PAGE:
2. ^ Parliament of Canada Federal Riding History: LAC-SAINT-LOUIS (Quebec) Archived 2012-12-08 at archive.today
    Parliament of Canada Federal Riding History: NOTRE-DAME-DE-GRÂCE--LACHINE (Quebec) Archived 2012-10-06 at Archive-It
  3. ^ 2011 Statistics Canada Census Profile: Pointe-Claire, Quebec
  4. ^ "Census Profile, 2016 Census: Pointe-Claire, Ville [Census subdivision], Quebec and Quebec [Province]". Statistics Canada. 8 February 2017. Retrieved 9 February 2017.
  5. ^ a b c toponymie. "Pointe-Claire: Origine et signification". Commission de toponymie of Québec. Retrieved 27 September 2012.
  6. ^ a b c d A la pointe claire. Conseil du patrimoine de Montreal. 2005. pp. 3–47. ISBN 2-9808545-4-9.
  7. ^ Matthews, Brian (1985). A History of Pointe-Claire. p. 18.
  8. ^ a b Matthews, Brian (1985). A History of Pointe-Claire.
  9. ^ "Jacques Cartier, Quebec (1867–1952)". Parliament of Canada. Retrieved 2 December 2012.
  10. ^ Milne, George E.R. (1965). Recollections of Early Pointe Claire: Fire in Pointe Claire: May 22, 1900. Pointe Claire, Quebec: West Island School Commission. p. 24.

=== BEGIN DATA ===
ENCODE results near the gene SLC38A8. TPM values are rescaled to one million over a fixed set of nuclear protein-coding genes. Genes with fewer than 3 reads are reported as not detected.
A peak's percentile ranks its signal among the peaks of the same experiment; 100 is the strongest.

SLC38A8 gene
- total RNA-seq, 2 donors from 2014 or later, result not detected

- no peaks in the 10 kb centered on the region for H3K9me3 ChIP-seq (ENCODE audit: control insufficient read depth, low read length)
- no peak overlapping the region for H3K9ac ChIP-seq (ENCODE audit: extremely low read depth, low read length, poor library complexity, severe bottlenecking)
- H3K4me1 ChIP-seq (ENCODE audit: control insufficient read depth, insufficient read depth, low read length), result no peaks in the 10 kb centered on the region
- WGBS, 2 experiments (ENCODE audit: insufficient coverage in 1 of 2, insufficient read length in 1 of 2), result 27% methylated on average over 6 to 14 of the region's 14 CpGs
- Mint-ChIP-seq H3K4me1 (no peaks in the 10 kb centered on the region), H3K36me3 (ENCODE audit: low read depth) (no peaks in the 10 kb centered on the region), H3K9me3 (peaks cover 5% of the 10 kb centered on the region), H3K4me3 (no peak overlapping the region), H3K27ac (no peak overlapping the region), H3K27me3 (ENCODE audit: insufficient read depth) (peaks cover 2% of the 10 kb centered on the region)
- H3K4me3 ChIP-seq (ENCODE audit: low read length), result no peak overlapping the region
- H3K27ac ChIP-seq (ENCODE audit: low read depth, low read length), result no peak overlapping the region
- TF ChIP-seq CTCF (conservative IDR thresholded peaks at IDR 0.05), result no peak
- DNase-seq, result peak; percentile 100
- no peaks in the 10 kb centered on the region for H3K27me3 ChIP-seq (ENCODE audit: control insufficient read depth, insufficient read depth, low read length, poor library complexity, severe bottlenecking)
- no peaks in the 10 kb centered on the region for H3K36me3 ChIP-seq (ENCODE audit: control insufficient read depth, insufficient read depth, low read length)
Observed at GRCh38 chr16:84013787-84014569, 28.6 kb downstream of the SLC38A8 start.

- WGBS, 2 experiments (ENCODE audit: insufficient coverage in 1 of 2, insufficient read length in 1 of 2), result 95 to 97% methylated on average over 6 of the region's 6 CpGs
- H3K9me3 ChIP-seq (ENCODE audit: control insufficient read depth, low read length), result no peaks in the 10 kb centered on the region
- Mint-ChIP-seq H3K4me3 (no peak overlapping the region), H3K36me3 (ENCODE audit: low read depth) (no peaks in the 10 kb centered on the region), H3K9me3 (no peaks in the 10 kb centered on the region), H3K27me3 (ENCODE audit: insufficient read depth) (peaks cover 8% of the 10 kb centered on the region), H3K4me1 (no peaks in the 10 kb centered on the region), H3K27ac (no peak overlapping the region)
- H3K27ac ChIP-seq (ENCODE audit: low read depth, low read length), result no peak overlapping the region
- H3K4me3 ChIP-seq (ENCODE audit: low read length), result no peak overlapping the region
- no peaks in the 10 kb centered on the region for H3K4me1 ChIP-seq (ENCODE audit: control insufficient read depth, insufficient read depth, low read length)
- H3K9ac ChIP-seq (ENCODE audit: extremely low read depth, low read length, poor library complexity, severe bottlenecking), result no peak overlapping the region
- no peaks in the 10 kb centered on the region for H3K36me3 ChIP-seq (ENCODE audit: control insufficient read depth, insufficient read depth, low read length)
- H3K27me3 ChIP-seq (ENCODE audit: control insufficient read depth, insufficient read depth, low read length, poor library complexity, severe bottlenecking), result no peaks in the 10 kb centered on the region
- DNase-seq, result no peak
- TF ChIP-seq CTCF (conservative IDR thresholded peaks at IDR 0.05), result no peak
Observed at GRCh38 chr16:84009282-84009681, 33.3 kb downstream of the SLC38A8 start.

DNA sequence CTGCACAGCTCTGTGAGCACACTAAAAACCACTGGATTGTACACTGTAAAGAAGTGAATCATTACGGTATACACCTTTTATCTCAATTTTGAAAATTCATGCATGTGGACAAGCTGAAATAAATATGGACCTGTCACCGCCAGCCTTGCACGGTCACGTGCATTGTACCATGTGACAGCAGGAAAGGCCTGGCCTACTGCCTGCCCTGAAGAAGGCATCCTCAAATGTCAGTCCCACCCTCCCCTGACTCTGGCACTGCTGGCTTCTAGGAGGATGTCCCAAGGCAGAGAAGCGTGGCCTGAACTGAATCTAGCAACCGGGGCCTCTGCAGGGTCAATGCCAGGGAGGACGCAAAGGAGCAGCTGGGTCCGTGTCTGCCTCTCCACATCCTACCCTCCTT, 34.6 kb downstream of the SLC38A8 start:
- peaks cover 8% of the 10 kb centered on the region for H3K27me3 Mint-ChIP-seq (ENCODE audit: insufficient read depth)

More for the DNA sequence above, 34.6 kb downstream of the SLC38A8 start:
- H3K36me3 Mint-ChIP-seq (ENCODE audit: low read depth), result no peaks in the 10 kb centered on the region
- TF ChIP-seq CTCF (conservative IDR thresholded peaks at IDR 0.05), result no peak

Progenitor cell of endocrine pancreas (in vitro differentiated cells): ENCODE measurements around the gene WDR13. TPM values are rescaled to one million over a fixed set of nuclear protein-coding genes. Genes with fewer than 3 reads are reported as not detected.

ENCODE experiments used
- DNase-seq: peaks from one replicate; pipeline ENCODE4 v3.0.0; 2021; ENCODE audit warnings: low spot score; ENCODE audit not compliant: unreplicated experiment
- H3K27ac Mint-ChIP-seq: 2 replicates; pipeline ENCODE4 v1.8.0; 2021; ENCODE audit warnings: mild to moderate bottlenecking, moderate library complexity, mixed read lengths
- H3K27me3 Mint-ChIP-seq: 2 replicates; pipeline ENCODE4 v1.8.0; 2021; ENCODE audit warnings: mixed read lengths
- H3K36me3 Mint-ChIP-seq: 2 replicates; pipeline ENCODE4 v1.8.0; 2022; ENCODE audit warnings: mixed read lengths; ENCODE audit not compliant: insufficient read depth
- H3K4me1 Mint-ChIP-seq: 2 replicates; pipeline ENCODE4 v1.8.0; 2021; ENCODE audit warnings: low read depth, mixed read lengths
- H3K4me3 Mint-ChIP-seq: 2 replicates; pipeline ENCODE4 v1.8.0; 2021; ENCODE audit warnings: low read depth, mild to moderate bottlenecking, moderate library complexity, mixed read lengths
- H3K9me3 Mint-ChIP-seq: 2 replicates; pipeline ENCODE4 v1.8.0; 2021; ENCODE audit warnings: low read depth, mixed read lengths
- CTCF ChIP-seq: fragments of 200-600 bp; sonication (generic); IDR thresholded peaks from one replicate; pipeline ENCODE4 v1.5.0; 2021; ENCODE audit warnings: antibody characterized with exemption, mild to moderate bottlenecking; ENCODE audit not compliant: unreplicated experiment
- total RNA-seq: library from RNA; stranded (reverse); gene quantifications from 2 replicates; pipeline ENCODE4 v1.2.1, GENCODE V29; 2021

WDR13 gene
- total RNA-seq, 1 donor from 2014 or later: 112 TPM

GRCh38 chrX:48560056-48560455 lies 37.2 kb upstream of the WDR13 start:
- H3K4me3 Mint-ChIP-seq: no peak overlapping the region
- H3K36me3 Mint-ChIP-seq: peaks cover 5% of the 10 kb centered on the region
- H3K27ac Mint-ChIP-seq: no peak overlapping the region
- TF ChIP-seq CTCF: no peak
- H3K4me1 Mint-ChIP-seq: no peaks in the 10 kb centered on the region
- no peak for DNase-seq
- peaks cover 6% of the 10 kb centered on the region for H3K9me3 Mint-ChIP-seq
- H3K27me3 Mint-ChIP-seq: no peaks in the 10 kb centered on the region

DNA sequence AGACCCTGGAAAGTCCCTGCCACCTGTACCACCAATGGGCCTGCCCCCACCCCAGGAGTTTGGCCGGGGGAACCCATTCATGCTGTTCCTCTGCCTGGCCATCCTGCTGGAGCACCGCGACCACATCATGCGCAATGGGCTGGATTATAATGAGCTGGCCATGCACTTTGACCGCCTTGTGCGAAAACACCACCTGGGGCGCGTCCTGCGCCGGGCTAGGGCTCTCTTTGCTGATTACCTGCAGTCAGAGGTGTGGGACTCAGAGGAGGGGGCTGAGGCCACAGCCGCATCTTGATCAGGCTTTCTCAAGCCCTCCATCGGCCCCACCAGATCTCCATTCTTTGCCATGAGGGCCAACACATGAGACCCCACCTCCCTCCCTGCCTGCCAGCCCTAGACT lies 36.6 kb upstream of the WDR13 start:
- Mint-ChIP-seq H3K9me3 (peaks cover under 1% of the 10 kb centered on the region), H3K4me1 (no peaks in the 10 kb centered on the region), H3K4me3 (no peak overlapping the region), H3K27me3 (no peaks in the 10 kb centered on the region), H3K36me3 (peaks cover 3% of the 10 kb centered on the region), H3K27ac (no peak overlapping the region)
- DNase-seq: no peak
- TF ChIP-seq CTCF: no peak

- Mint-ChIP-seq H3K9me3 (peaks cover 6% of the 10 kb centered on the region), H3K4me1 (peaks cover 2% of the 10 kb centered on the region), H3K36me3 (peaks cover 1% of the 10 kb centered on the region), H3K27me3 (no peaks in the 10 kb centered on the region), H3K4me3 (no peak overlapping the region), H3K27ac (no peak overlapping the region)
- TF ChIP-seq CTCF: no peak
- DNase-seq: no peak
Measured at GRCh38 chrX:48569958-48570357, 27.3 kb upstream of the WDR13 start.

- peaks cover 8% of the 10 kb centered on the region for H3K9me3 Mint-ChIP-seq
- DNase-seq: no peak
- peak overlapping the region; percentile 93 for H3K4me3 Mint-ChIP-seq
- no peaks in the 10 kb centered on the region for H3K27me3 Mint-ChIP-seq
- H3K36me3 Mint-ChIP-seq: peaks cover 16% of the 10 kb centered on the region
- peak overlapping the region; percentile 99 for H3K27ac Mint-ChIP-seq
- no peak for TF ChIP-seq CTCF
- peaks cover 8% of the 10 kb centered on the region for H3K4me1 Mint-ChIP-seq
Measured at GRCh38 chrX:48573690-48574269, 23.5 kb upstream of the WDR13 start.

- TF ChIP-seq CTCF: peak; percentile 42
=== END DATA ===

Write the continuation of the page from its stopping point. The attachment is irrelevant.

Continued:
11. ^ "Conflagration à la Pointe-Claire" (in French). Retrieved 1 December 2012.
  12. ^ Matthews, Brian (1985). A History of Pointe-Claire. p. 17.
  13. ^ "PARKS, SPORTS FIELDS AND BUILDINGS" (PDF). Retrieved 4 May 2014.
  14. ^ "Terra-Cotta Natural Park". Pointe-Claire. Retrieved 4 May 2014.
  15. ^ "Profil économique: juillet 2010". l’Agglomération de Montréal. Retrieved 13 October 2012.
  16. ^ http://ville.montreal.qc.ca/pls/portal/docs/PAGE/MTL_STATS_FR/MEDIA/DOCUMENTS/PROFIL_SOCIOD%C9MO_POINTE-CLAIRE%202016.PDF
  17. ^ The Suburban News | LBPSB to open new high school in Pointe Claire
  18. ^ newscoverage.org • Editor • Robert Frank • Rédacteur • reportages.ca: Horizon High School celebrates its first graduates
  19. ^ "School Board Map." Lester B. Pearson School Board. Retrieved on September 28, 2017.
  20. ^ "Budget and Municipal Taxes" (PDF). Town of Pointe-Claire. 2019. Retrieved 24 November 2021.
  21. ^ Montréal, Ville de. "Agglomeration council". montreal.ca. Retrieved 24 November 2021.
  22. ^ Pointe-Claire Water Treatment Plant
  23. ^ RTM Dorion-Rigaud Line Archived 2009-09-23 at the Wayback Machine
  24. ^ "Public Security". City of Pointe Claire. Retrieved 7 April 2013.
  25. ^ "Pointe Claire Volunteer Rescue Unit". City of Pointe Claire. Retrieved 7 April 2013.

External links[edit]